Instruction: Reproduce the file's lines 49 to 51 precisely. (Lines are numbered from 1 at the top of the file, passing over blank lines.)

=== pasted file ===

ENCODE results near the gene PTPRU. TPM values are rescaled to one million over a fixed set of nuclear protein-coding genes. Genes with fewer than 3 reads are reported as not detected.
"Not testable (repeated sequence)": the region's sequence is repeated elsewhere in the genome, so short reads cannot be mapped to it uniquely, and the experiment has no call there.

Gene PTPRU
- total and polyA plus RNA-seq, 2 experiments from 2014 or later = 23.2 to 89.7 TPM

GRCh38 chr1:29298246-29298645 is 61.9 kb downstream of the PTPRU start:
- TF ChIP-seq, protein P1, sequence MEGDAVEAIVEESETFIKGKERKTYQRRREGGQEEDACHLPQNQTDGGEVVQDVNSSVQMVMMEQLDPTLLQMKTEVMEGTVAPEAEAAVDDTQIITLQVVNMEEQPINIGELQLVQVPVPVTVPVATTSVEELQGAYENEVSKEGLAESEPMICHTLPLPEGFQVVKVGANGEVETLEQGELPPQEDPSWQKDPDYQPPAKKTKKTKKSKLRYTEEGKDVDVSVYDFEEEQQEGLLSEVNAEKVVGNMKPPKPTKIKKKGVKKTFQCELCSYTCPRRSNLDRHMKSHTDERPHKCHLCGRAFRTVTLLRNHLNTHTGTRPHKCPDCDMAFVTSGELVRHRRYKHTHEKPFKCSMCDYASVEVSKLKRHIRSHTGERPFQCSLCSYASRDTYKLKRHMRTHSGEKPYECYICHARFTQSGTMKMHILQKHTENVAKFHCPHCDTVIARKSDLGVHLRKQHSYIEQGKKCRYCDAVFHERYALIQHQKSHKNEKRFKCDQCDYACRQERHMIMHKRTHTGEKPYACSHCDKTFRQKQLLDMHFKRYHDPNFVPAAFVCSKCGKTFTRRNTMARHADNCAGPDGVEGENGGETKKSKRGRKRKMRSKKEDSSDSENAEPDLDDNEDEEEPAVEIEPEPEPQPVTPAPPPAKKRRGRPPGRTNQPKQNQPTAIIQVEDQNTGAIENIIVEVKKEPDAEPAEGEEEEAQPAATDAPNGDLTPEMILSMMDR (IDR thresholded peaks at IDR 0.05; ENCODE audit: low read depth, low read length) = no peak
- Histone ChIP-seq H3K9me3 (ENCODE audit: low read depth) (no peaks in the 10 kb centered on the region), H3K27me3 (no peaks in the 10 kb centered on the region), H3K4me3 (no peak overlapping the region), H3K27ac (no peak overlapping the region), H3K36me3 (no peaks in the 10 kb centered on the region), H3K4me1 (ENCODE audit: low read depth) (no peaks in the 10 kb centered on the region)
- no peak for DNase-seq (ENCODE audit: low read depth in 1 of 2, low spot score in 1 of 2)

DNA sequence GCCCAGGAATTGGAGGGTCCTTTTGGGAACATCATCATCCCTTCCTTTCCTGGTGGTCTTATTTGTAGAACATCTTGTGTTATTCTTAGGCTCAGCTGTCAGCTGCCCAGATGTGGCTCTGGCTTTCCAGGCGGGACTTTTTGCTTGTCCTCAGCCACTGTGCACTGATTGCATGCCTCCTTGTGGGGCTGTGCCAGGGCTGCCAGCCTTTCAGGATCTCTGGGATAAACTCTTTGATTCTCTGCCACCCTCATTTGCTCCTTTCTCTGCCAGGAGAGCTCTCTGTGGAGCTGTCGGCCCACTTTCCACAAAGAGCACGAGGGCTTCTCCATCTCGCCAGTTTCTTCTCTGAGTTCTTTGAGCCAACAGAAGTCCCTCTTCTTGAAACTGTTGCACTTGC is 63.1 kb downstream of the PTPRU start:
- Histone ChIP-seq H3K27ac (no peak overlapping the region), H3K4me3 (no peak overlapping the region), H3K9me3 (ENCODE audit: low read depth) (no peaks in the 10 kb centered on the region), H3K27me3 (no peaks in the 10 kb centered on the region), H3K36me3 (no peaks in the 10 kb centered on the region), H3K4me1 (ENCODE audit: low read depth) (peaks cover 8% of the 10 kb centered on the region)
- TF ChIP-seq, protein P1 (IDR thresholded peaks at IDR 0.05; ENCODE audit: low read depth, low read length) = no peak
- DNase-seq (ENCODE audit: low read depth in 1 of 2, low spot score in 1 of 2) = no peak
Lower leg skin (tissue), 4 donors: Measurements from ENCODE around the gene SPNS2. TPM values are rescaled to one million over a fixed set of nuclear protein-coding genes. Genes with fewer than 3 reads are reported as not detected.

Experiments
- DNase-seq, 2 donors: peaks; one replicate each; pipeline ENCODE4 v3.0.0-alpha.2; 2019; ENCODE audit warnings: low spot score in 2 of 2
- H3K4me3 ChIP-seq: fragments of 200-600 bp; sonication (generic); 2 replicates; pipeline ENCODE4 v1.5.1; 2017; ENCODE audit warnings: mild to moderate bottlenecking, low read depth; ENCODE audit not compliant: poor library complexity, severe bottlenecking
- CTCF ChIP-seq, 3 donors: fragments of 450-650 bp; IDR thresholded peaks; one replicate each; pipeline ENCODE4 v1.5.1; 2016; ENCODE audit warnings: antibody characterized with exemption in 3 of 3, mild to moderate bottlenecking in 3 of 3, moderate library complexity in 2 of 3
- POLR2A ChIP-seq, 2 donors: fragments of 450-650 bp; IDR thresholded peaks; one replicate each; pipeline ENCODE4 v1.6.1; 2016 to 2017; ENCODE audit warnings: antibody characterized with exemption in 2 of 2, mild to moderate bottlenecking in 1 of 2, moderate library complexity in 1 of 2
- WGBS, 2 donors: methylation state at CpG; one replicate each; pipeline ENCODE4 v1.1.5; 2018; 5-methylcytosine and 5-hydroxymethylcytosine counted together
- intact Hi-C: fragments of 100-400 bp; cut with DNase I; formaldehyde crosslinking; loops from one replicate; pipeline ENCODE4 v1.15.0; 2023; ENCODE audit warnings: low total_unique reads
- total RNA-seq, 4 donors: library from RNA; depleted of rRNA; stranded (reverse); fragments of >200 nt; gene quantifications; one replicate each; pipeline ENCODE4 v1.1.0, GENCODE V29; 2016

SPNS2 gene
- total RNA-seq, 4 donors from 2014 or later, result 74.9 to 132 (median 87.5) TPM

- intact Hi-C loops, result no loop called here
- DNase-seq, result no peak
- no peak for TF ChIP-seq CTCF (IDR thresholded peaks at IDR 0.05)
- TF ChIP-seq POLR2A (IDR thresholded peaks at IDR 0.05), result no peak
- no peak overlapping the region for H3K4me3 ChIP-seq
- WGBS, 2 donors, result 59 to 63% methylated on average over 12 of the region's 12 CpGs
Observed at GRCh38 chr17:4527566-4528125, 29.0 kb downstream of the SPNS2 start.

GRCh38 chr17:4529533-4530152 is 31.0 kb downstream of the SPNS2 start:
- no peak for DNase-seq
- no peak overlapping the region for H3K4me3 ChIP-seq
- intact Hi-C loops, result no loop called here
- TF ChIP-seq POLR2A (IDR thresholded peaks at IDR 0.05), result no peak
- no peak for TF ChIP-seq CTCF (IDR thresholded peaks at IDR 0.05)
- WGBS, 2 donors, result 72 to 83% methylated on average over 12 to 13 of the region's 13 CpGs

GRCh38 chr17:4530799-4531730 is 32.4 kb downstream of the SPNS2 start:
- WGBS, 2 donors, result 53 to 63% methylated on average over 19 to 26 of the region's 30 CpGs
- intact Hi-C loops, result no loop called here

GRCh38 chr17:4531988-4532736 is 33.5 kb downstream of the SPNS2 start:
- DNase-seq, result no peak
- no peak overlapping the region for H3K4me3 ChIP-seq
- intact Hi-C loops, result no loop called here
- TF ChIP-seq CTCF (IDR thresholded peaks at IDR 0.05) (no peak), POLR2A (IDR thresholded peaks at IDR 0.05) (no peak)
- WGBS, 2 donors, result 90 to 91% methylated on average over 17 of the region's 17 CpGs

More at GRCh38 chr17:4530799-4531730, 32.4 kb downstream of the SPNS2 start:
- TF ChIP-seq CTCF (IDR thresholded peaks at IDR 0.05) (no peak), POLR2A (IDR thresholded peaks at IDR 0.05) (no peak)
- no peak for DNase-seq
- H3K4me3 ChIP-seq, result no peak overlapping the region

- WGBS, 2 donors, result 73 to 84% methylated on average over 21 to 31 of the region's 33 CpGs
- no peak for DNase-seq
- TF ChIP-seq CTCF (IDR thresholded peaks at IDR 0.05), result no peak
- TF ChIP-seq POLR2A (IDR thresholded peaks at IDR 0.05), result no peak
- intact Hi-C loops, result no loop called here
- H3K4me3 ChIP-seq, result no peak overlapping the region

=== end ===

- no peak for DNase-seq
- H3K4me3 ChIP-seq, result no peak overlapping the region

- WGBS, 2 donors, result 73 to 84% methylated on average over 21 to 31 of the region's 33 CpGs